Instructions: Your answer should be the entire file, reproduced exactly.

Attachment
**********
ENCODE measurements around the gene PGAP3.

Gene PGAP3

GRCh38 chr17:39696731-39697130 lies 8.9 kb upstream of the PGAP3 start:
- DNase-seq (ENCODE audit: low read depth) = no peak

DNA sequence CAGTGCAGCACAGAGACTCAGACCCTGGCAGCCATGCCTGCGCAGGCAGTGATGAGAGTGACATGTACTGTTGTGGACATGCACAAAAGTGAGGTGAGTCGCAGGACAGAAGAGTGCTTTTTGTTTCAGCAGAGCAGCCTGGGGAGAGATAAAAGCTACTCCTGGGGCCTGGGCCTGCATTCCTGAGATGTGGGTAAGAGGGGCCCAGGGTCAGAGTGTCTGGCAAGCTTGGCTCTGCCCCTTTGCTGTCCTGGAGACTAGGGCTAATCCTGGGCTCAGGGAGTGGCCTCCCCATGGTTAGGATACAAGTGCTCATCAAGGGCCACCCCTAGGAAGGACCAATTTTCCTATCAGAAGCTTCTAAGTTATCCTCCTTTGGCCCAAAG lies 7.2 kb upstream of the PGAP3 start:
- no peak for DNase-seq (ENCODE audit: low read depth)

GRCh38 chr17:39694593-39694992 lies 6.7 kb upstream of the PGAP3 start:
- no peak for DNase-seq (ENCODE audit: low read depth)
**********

ENCODE measurements around the gene PGAP3.

Gene PGAP3

GRCh38 chr17:39696731-39697130 lies 8.9 kb upstream of the PGAP3 start:
- DNase-seq (ENCODE audit: low read depth) = no peak

DNA sequence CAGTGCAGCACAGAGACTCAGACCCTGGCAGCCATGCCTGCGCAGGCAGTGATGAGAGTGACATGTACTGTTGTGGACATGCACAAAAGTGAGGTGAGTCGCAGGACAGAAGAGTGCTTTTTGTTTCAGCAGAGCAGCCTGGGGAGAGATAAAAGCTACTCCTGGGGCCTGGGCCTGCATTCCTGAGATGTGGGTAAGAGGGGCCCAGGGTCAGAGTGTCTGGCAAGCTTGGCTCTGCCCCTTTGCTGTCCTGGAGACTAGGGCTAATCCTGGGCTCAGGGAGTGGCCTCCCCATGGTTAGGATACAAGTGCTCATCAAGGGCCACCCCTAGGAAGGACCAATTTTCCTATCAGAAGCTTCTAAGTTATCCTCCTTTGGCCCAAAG lies 7.2 kb upstream of the PGAP3 start:
- no peak for DNase-seq (ENCODE audit: low read depth)

GRCh38 chr17:39694593-39694992 lies 6.7 kb upstream of the PGAP3 start:
- no peak for DNase-seq (ENCODE audit: low read depth)